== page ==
“I have recently thinking about trying freestyle reining. One of my stumbling blocks is the actual choreography of the routine. I know some of my dressage friends hire professional freestyle dressage choreographers. How do you choreograph your routines? Do you do it yourself? Do you hire someone to help?”-Janna L.
I have watched dressage freestyle and can see the benefit of having a professional choreographer. The routines are amazing and for most of the performance the maneuvers they execute are VERY timed with the music. In general the reining freestyles are not as precisely timed to the music. The reiners also tend to pick popular songs and dress to fit the music, often ‘acting’ out their interpretation of the song. Dressage riders are more likely to mix and create the music…but skip the costume.
I choreograph my own freestyles. All of the reiners I have talked to, as well as several of my friends, have choreographed their own with input and suggestions from friends. I don’t know any professional freestyle reining choreographers, maybe if reining makes it into the Olympics this will become a profession.
Whether the routine is choreographed by a pro or by you, here are some common themes you will see among great freestyle.
- the tempo of the song must match the horse– in dressage they match the music precisely to the step. In reining keep in mind that a horse with short strides will probably look out of time if the music is long and flowing.
- strong maneuvers win-you are still being judged by the maneuvers you perform-keep them clean and precise. Something may sound fun to do but if it compromises the quality of the maneuver the judge will notice. Plan how to keep the maneuvers clean and add something special as well.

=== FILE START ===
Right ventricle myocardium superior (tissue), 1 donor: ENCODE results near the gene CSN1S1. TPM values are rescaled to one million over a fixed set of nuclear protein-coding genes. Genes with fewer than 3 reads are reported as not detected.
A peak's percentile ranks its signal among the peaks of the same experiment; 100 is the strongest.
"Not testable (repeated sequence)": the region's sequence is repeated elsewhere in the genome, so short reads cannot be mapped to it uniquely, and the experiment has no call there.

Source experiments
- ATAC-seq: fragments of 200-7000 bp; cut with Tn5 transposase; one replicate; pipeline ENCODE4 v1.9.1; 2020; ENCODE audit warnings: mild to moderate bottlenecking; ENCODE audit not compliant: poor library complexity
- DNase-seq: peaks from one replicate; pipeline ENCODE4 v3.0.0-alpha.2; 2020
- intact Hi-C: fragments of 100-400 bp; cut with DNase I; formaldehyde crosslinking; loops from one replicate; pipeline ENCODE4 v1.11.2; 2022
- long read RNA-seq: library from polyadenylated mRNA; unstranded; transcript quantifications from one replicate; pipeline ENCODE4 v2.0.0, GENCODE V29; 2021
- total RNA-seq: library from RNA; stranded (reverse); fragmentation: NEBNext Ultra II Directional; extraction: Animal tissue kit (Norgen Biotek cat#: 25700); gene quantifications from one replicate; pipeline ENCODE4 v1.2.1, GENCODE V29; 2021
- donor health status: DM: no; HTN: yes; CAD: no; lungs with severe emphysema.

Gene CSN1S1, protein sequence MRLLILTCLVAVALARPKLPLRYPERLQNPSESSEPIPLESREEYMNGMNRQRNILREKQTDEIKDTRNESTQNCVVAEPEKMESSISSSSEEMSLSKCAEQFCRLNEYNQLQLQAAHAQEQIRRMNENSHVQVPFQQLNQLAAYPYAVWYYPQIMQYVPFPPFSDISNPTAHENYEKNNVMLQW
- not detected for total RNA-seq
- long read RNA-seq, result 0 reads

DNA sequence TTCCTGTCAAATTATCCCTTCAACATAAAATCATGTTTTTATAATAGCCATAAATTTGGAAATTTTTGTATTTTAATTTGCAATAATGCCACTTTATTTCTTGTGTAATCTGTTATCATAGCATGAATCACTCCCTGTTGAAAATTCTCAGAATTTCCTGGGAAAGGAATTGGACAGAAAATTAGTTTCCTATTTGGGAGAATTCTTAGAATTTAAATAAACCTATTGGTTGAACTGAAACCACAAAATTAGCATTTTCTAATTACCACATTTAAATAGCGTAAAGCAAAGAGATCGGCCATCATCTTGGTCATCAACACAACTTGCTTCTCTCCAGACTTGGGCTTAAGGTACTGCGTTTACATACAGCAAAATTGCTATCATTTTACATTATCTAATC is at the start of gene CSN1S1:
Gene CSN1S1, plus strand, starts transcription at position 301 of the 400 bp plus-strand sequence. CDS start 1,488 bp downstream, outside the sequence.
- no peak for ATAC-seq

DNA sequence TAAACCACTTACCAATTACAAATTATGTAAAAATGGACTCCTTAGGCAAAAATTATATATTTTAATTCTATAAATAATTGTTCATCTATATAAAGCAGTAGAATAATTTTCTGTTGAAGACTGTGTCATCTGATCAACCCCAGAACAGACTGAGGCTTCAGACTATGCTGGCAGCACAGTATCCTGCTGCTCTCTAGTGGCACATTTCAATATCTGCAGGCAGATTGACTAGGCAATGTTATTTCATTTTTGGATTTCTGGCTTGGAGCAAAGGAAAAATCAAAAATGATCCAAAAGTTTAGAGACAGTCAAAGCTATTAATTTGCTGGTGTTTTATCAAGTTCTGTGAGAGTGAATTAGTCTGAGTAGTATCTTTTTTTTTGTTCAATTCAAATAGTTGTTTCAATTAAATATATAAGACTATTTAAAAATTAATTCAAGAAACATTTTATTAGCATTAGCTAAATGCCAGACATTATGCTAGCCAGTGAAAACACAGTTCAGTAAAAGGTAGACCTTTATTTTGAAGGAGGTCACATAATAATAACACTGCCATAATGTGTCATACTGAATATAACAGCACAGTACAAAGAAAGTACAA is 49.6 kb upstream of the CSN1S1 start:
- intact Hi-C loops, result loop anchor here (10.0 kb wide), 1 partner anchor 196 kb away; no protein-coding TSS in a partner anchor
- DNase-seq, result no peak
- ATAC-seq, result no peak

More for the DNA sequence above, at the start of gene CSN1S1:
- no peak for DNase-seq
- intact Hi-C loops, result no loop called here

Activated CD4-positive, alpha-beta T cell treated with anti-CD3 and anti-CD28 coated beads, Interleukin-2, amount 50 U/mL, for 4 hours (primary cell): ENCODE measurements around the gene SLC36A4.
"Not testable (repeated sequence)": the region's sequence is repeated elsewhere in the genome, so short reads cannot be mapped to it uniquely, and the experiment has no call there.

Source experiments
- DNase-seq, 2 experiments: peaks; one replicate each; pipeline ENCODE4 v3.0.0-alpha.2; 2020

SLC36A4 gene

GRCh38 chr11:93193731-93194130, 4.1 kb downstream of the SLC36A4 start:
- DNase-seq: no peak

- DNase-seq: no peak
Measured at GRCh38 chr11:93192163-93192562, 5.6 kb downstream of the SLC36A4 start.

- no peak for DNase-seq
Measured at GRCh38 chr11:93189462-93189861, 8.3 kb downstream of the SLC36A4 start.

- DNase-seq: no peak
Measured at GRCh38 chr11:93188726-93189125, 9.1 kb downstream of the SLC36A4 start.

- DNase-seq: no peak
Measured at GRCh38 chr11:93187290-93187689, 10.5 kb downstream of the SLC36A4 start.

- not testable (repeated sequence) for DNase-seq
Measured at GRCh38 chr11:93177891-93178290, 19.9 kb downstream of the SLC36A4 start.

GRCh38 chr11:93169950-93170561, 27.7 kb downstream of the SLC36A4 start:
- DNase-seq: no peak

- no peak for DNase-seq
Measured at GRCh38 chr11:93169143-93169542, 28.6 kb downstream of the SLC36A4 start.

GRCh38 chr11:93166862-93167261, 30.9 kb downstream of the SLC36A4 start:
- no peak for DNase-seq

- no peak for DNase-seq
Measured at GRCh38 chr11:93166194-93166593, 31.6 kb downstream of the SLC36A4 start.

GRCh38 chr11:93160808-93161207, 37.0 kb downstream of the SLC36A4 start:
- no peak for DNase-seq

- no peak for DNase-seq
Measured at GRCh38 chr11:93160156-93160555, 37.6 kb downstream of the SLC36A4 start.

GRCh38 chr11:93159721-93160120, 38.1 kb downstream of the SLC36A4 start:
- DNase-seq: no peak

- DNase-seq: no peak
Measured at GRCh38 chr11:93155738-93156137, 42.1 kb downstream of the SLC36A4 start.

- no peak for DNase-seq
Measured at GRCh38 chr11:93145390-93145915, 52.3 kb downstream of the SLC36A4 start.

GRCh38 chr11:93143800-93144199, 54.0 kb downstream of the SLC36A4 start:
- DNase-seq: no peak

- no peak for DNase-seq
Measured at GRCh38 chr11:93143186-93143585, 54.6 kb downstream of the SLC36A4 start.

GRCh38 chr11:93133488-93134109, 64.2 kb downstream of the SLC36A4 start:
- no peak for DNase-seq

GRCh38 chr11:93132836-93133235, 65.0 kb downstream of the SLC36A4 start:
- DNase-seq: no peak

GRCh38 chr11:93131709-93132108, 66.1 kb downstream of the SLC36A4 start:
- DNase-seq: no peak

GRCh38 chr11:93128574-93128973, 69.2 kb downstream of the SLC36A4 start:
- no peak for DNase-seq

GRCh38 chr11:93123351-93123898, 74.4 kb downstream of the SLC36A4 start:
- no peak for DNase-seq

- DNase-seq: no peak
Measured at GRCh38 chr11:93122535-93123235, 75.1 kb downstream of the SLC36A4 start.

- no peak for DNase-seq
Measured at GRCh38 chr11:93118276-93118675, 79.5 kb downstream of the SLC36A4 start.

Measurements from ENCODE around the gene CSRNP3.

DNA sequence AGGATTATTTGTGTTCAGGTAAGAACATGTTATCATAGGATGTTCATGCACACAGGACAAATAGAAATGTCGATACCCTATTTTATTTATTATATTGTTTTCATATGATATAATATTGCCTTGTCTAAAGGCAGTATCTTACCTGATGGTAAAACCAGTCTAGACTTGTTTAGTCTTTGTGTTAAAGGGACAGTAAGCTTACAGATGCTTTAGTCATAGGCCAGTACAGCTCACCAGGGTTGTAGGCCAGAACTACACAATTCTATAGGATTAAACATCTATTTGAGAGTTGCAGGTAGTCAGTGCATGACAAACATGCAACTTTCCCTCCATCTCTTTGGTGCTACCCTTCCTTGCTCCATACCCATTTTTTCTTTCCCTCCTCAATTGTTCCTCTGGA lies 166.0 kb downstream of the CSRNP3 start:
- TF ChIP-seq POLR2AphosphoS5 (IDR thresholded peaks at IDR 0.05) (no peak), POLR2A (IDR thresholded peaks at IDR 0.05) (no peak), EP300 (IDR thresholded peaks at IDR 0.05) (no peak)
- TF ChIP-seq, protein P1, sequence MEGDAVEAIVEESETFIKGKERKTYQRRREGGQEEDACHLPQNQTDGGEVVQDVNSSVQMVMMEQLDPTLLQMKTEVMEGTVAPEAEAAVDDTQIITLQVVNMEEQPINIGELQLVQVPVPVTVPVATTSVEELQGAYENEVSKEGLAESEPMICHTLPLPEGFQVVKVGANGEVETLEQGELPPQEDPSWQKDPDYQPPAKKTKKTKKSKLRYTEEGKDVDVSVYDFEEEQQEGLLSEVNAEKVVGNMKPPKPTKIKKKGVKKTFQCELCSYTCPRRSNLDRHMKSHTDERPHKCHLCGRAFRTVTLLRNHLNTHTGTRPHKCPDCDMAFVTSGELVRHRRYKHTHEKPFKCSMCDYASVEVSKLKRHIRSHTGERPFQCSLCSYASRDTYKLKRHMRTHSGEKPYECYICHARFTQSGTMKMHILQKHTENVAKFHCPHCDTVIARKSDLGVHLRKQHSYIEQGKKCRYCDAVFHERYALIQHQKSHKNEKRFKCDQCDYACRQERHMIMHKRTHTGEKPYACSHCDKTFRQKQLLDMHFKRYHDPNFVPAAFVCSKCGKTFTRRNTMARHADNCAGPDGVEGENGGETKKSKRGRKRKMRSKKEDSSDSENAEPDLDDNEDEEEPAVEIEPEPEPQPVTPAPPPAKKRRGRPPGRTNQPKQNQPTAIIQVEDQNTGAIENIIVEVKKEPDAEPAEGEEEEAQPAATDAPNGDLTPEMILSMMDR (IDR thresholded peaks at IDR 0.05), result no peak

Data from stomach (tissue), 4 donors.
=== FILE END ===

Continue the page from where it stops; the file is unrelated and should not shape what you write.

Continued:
- don’t over ride your horse-when the music is loud and the crowd is excited you will be able to feel the energy in the air-it will be tempting to ask your horse to go faster and try harder which can lead to over riding. An example of over-riding in reining would be asking a horse that can do a solid set of spins to go even faster, this often results in the spins getting worse instead of better, which is the definition of over-riding.
Keep in mind that this is your first freestyle, winning doesn’t have to be your main goal. Sure, winning is nice but remember to make it a learning experience for both you and your horse. Enjoy the excitement and have fun!
Watch how the music and the horses movement are so well timed.
This is an example of a reining pattern ‘acting’ out the song. The first time I went to Oklahoma City, Oklahoma and watched freestyle Randy Paul won with this routine. I love his addition of the handlebars…lol. That is one well trained pony!